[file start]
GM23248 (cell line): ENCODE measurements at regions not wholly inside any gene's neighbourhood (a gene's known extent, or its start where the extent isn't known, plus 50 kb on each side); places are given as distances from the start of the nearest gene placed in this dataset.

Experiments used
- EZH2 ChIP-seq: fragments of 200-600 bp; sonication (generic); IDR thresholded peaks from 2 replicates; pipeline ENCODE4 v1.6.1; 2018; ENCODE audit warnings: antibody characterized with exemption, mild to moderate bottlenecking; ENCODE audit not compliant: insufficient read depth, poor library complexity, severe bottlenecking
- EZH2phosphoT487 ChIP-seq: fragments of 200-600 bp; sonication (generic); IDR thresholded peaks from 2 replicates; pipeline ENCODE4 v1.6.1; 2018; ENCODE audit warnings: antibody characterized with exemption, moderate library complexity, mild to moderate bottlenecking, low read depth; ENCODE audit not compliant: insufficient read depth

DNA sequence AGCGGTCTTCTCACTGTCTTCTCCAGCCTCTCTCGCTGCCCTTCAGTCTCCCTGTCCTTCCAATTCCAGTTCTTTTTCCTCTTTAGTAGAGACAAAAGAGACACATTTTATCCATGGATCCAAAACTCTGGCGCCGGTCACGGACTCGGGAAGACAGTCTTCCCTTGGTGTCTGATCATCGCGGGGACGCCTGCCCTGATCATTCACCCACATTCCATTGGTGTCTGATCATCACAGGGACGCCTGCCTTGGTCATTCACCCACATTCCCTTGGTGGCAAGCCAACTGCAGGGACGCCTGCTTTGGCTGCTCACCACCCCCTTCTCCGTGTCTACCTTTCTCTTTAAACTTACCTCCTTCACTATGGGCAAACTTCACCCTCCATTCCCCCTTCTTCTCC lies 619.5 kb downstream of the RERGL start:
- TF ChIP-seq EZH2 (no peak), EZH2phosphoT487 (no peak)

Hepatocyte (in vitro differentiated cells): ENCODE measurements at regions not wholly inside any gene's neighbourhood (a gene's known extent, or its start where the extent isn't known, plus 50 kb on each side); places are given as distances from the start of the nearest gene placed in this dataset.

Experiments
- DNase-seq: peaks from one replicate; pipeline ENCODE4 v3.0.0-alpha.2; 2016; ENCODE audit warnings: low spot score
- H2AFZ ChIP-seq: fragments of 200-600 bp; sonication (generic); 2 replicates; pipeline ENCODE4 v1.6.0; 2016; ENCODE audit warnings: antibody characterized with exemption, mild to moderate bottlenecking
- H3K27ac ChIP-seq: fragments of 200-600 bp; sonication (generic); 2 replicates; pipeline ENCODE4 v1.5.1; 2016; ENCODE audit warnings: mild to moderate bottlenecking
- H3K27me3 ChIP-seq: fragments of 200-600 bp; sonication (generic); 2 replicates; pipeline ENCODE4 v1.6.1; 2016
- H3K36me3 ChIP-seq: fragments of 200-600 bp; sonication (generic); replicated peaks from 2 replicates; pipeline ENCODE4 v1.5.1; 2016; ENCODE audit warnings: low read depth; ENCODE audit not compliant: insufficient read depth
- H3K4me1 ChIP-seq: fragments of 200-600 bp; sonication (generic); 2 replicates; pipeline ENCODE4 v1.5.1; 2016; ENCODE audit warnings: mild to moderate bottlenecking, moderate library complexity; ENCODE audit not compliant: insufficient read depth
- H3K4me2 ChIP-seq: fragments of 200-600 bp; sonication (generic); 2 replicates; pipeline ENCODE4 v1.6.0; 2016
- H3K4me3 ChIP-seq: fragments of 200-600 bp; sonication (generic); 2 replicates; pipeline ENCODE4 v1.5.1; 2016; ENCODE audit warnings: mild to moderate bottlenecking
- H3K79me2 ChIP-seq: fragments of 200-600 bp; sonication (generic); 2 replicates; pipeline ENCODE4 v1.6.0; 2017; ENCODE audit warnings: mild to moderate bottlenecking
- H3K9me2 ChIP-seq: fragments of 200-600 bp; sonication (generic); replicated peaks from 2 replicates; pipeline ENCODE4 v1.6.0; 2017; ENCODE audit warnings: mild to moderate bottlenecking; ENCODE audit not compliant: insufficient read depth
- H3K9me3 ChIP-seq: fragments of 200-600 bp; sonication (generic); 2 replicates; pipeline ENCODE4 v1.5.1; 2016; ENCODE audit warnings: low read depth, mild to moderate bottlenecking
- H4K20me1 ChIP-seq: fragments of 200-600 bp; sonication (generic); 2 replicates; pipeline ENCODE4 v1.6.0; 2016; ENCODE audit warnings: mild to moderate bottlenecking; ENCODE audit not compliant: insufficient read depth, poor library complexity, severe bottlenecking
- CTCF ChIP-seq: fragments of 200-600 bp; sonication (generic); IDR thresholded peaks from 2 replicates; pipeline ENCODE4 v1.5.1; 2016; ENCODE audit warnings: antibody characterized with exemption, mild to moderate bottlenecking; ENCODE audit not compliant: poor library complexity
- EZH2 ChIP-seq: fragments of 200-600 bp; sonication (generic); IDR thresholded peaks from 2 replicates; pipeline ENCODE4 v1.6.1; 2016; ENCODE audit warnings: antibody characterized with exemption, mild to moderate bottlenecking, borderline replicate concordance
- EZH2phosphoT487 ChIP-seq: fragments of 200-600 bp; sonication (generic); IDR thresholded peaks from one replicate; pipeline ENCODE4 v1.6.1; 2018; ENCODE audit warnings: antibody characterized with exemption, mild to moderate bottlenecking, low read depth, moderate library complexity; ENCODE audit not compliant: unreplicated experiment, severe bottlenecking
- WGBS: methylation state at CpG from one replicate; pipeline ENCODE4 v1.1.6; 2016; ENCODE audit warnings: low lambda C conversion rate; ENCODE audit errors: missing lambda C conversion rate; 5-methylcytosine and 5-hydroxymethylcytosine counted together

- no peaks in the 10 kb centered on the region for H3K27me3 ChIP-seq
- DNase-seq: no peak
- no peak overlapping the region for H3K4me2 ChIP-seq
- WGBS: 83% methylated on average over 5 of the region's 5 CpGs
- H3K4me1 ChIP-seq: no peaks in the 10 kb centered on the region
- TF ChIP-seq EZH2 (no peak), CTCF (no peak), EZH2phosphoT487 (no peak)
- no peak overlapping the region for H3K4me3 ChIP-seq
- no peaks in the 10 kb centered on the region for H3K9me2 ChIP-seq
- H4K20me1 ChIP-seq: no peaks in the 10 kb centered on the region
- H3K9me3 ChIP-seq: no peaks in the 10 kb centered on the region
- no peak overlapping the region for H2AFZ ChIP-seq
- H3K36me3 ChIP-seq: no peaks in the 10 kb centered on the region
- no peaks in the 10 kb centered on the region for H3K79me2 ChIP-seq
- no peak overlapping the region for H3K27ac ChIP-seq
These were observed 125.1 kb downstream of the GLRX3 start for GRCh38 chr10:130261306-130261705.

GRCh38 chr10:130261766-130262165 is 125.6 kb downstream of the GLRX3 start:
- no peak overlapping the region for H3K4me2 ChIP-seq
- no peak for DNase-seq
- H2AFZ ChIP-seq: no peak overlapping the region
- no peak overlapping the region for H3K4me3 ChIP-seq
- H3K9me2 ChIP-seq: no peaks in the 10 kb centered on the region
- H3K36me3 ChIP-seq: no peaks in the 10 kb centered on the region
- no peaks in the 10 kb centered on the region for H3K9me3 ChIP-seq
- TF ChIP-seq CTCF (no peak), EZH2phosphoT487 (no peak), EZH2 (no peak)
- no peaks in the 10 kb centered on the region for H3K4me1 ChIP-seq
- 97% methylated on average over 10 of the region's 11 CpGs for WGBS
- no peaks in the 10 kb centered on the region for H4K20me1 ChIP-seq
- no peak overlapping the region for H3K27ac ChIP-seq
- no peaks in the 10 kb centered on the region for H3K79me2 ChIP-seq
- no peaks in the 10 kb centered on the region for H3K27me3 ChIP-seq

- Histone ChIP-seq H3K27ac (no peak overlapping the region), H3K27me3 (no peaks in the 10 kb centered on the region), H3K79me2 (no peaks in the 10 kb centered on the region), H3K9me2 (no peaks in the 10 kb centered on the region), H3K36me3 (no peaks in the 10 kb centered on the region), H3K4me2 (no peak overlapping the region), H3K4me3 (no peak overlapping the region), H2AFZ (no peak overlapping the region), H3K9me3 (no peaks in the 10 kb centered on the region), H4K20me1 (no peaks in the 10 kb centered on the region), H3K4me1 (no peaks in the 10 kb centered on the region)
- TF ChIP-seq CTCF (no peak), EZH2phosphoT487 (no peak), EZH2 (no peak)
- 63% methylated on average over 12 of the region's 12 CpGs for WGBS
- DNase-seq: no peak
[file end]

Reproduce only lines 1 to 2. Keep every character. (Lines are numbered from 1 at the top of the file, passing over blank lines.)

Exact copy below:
GM23248 (cell line): ENCODE measurements at regions not wholly inside any gene's neighbourhood (a gene's known extent, or its start where the extent isn't known, plus 50 kb on each side); places are given as distances from the start of the nearest gene placed in this dataset.

Experiments used